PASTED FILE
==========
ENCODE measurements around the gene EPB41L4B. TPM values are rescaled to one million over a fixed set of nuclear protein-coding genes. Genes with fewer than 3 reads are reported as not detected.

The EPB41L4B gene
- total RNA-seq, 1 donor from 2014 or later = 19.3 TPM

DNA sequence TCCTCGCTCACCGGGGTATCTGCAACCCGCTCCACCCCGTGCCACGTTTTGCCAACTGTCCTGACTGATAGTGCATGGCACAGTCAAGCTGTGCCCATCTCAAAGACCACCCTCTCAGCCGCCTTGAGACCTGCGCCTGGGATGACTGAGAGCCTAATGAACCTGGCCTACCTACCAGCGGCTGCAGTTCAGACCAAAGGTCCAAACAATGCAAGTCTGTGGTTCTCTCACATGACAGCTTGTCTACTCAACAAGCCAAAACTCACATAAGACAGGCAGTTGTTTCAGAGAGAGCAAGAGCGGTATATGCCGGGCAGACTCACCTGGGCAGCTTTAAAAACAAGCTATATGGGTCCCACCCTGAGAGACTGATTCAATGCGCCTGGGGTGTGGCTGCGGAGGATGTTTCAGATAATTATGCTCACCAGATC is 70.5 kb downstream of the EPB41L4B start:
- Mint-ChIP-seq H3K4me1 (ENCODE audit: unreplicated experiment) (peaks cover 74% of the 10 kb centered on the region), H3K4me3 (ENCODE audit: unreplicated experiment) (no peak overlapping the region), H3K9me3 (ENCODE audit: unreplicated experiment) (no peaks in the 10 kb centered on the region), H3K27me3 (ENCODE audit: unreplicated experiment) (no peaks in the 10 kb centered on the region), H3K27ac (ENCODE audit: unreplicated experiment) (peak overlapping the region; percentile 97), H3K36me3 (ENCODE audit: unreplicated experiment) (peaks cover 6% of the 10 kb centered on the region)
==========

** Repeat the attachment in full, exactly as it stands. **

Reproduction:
ENCODE measurements around the gene EPB41L4B. TPM values are rescaled to one million over a fixed set of nuclear protein-coding genes. Genes with fewer than 3 reads are reported as not detected.

The EPB41L4B gene
- total RNA-seq, 1 donor from 2014 or later = 19.3 TPM

DNA sequence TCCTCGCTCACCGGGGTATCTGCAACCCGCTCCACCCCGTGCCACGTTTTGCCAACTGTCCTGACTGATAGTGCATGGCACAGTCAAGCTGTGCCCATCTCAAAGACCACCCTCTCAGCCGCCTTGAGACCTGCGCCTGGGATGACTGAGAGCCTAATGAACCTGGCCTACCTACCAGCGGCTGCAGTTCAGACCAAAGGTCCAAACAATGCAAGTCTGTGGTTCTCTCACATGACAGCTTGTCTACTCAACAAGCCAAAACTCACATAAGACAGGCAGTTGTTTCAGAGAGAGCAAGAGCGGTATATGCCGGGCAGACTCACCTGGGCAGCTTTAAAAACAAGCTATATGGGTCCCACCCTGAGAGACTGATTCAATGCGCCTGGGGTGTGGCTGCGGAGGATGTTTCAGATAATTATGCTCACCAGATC is 70.5 kb downstream of the EPB41L4B start:
- Mint-ChIP-seq H3K4me1 (ENCODE audit: unreplicated experiment) (peaks cover 74% of the 10 kb centered on the region), H3K4me3 (ENCODE audit: unreplicated experiment) (no peak overlapping the region), H3K9me3 (ENCODE audit: unreplicated experiment) (no peaks in the 10 kb centered on the region), H3K27me3 (ENCODE audit: unreplicated experiment) (no peaks in the 10 kb centered on the region), H3K27ac (ENCODE audit: unreplicated experiment) (peak overlapping the region; percentile 97), H3K36me3 (ENCODE audit: unreplicated experiment) (peaks cover 6% of the 10 kb centered on the region)